0.0+0.010im,0.0+0.020im,0.0+0.030im,0.0+0.040im,0.0+0.050im,0.0+0.060im,0.0+0.070im,0.0+0.080im,0.0+0.090im,0.0+0.10im

# Both ways of computing the end points yield the same results:
julia> im*rng[1] == (im*rng)[1] && im*rng[end] == (im*rng)[end]
true

# But indexing any other element than the end points yields different results
julia> im*rng[9]
0.0 + 0.09000000000000000000000000000000000000000000000000000000000000000000000000000009im

julia> (im*rng)[9]
0.0 + 0.08999999999999999555910790149937383830547332763671874999999999999999999999999961im

In other words, im*rng is exactly what we expect it to be, but getindex does not work as accurately for both ranges.

A bit of inspection using the debugger seems to indicate that the culprit is a Base.lerpi function that is called internally, and is specialized for BigFloats, but not Complex{BigFloat}s:

julia> methods(Base.lerpi)
# 3 methods for generic function "lerpi":
[1] lerpi(j::Integer, d::Integer, a::Rational, b::Rational) in Base at rational.jl:467
[2] lerpi(j::Integer, d::Integer, a::BigFloat, b::BigFloat) in Base.MPFR at mpfr.jl:1033
[3] lerpi(j::Integer, d::Integer, a::T, b::T) where T in Base at range.jl:687

julia> Base.lerpi(8, 9, rng[1], rng[end])
0.09000000000000000000000000000000000000000000000000000000000000000000000000000009

julia> Base.lerpi(8, 9, im*rng[1], im*rng[end])
0.0 + 0.08999999999999999555910790149937383830547332763671874999999999999999999999999961im

So I guess this could be fixed by defining a specialized method for Base.lerpi working on Complex{BigFloat}s, probably in the same way as the one working on BigFloats. But I haven’t looked more into it yet…

8 Likes

This is less elaborate than what gets done in the BigFloat case. And it would probably need more careful inspection in order to check that it does not beak anything nor slows down unrelated cases (EDIT: it does break other things; please see PR#37281). But here is a simple fix that seems do the trick:

@eval Base begin
    function lerpi(j::Integer, d::Integer, a::T, b::T) where T
        @_inline_meta
        # t is currently a Float64 independently of T.
        # If T is smaller than Float64, we want it to stay that way.
        # If T is larger than Float64, let's make sure j/d is computed with extra precision.
        t = T(j)/Float64(d)
        T((1-t)*a + t*b)
    end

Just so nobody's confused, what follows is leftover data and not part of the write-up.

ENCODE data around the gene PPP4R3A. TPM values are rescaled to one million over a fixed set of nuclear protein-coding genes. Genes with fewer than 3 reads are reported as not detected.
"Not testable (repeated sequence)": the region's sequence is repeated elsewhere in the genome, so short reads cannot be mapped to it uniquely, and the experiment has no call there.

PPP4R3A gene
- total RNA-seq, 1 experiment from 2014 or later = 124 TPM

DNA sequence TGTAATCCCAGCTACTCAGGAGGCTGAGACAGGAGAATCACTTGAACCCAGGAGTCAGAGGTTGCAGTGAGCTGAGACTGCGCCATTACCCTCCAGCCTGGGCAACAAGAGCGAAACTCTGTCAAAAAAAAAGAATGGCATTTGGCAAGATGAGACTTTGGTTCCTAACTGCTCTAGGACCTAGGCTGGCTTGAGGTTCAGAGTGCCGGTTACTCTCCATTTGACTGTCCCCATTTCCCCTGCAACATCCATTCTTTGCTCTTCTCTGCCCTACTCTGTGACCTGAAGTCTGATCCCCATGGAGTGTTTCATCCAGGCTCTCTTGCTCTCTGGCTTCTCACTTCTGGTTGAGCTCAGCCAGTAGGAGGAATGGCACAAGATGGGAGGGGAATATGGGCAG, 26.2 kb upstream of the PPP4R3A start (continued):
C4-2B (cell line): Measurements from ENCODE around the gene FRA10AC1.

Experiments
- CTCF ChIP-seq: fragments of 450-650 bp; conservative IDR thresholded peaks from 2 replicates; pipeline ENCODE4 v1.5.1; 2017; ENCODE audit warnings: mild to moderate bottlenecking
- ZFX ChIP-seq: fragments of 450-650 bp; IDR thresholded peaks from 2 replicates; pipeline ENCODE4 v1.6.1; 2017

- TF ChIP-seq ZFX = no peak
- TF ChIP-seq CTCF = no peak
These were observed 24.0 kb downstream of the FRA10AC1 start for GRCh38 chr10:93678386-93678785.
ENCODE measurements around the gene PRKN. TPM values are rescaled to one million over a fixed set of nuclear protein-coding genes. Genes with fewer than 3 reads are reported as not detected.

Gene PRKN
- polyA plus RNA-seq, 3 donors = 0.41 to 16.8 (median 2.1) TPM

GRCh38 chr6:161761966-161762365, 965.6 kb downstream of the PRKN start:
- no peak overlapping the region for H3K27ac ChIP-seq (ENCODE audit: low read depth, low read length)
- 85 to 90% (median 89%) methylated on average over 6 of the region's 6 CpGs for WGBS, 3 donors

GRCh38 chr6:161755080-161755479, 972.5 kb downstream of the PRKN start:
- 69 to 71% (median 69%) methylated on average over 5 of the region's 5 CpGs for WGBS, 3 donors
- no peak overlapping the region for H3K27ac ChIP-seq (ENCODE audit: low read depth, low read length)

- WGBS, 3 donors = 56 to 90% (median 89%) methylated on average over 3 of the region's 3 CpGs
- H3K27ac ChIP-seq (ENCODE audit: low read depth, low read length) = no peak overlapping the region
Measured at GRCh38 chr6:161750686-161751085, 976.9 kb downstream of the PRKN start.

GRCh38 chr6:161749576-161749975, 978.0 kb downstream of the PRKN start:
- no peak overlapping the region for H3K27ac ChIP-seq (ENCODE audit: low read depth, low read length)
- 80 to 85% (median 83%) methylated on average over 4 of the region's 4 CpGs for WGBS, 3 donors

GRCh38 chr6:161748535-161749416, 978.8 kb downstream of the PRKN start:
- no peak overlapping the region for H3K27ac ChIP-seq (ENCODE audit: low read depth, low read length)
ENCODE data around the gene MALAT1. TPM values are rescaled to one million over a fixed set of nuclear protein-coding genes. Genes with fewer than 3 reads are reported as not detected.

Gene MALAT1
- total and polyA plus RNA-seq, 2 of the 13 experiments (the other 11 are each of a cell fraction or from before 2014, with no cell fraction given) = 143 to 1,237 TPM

end

For comparison, here is the current version of this function:

julia> rng=range(big(1)/100, stop=big(10)/100, length=10)
10-element LinRange{BigFloat}:
 0.010,0.020,0.030,0.040,0.050,0.060,0.070,0.080,0.090,0.10

julia> abs.(angle.(exp.(im*rng[1:9]))-rng[1:9])  .|> Float64
9-element Array{Float64,1}:
 0.0
 0.0
 2.698802673467014e-79
 5.397605346934028e-79
 0.0
 5.397605346934028e-79
 1.0795210693868056e-78
 0.0
 1.0795210693868056e-78

julia> abs.(angle.(exp.(im*rng))-rng)  .|> Float64
10-element Array{Float64,1}:
 0.0
 0.0
 5.397605346934028e-79
 0.0
 5.397605346934028e-79
 0.0
 0.0
 0.0
 1.0795210693868056e-78
 0.0
3 Likes

There are two things going on here — one is the big issue that @ffevotte identifies with complex ranges. This is clearly a bug and should be reported if it hasn’t already.

The other is significantly smaller (in magnitude) — subsetting ranges may indeed shift values by an ULP or so, and LinRanges are particularly susceptible to this. They don’t hit the theoretically “best” intermediate values as robustly as the step ranges:

julia> collect(LinRange(0, .8, 9))
9-element Vector{Float64}:
 0.0
 0.1
 0.2
 0.30000000000000004
 0.4
 0.5
 0.6000000000000001
 0.7000000000000001
 0.8

When you recompute a subset, we grab that imperfect intermediate value and use it as the new exact endpoint. This can end up changing the computation of the other values.

julia> collect(LinRange(0, .8, 9)[1:8])
8-element Vector{Float64}:
 0.0
 0.1
 0.2
 0.3
 0.4
 0.5000000000000001
 0.6
 0.7000000000000001

(Note how this compares with the default Float64 range collect(range(0, .8, length=9)) or if you’re using BigFloats, how it compares when you use a step keyword instead of a length)

8 Likes
3 Likes